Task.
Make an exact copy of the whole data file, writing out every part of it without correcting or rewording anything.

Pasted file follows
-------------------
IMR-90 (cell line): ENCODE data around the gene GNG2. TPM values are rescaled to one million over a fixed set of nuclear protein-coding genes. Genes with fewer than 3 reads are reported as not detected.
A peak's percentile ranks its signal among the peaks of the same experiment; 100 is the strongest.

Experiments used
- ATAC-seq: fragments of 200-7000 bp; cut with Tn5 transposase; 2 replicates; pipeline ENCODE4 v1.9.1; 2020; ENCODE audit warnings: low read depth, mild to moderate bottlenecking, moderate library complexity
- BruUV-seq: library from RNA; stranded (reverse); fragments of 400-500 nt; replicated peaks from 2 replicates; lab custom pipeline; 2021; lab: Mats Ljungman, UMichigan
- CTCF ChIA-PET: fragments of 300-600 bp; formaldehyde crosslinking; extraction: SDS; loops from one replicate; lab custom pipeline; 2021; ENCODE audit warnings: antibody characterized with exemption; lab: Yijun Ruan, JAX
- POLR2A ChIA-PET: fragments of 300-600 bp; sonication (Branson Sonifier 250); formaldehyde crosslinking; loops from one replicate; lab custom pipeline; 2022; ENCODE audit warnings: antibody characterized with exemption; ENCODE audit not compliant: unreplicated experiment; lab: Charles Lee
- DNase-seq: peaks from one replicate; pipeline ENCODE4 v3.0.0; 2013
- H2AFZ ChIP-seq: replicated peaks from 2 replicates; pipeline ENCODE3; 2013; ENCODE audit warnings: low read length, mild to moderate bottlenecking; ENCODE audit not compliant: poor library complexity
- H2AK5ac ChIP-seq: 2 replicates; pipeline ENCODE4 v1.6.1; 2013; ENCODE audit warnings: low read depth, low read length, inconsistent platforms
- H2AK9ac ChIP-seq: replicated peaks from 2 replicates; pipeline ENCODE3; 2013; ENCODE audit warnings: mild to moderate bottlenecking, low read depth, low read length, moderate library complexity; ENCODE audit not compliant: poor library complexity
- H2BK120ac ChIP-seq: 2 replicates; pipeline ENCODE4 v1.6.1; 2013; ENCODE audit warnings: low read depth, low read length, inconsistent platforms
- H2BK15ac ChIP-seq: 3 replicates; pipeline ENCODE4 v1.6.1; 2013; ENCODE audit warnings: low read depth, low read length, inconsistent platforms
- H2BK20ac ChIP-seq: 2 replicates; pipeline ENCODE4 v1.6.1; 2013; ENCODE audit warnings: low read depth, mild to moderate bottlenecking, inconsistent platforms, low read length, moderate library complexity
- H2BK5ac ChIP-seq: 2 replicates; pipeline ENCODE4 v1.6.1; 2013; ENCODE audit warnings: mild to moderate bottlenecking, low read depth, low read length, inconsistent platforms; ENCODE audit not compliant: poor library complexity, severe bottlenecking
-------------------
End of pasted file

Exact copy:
IMR-90 (cell line): ENCODE data around the gene GNG2. TPM values are rescaled to one million over a fixed set of nuclear protein-coding genes. Genes with fewer than 3 reads are reported as not detected.
A peak's percentile ranks its signal among the peaks of the same experiment; 100 is the strongest.

Experiments used
- ATAC-seq: fragments of 200-7000 bp; cut with Tn5 transposase; 2 replicates; pipeline ENCODE4 v1.9.1; 2020; ENCODE audit warnings: low read depth, mild to moderate bottlenecking, moderate library complexity
- BruUV-seq: library from RNA; stranded (reverse); fragments of 400-500 nt; replicated peaks from 2 replicates; lab custom pipeline; 2021; lab: Mats Ljungman, UMichigan
- CTCF ChIA-PET: fragments of 300-600 bp; formaldehyde crosslinking; extraction: SDS; loops from one replicate; lab custom pipeline; 2021; ENCODE audit warnings: antibody characterized with exemption; lab: Yijun Ruan, JAX
- POLR2A ChIA-PET: fragments of 300-600 bp; sonication (Branson Sonifier 250); formaldehyde crosslinking; loops from one replicate; lab custom pipeline; 2022; ENCODE audit warnings: antibody characterized with exemption; ENCODE audit not compliant: unreplicated experiment; lab: Charles Lee
- DNase-seq: peaks from one replicate; pipeline ENCODE4 v3.0.0; 2013
- H2AFZ ChIP-seq: replicated peaks from 2 replicates; pipeline ENCODE3; 2013; ENCODE audit warnings: low read length, mild to moderate bottlenecking; ENCODE audit not compliant: poor library complexity
- H2AK5ac ChIP-seq: 2 replicates; pipeline ENCODE4 v1.6.1; 2013; ENCODE audit warnings: low read depth, low read length, inconsistent platforms
- H2AK9ac ChIP-seq: replicated peaks from 2 replicates; pipeline ENCODE3; 2013; ENCODE audit warnings: mild to moderate bottlenecking, low read depth, low read length, moderate library complexity; ENCODE audit not compliant: poor library complexity
- H2BK120ac ChIP-seq: 2 replicates; pipeline ENCODE4 v1.6.1; 2013; ENCODE audit warnings: low read depth, low read length, inconsistent platforms
- H2BK15ac ChIP-seq: 3 replicates; pipeline ENCODE4 v1.6.1; 2013; ENCODE audit warnings: low read depth, low read length, inconsistent platforms
- H2BK20ac ChIP-seq: 2 replicates; pipeline ENCODE4 v1.6.1; 2013; ENCODE audit warnings: low read depth, mild to moderate bottlenecking, inconsistent platforms, low read length, moderate library complexity
- H2BK5ac ChIP-seq: 2 replicates; pipeline ENCODE4 v1.6.1; 2013; ENCODE audit warnings: mild to moderate bottlenecking, low read depth, low read length, inconsistent platforms; ENCODE audit not compliant: poor library complexity, severe bottlenecking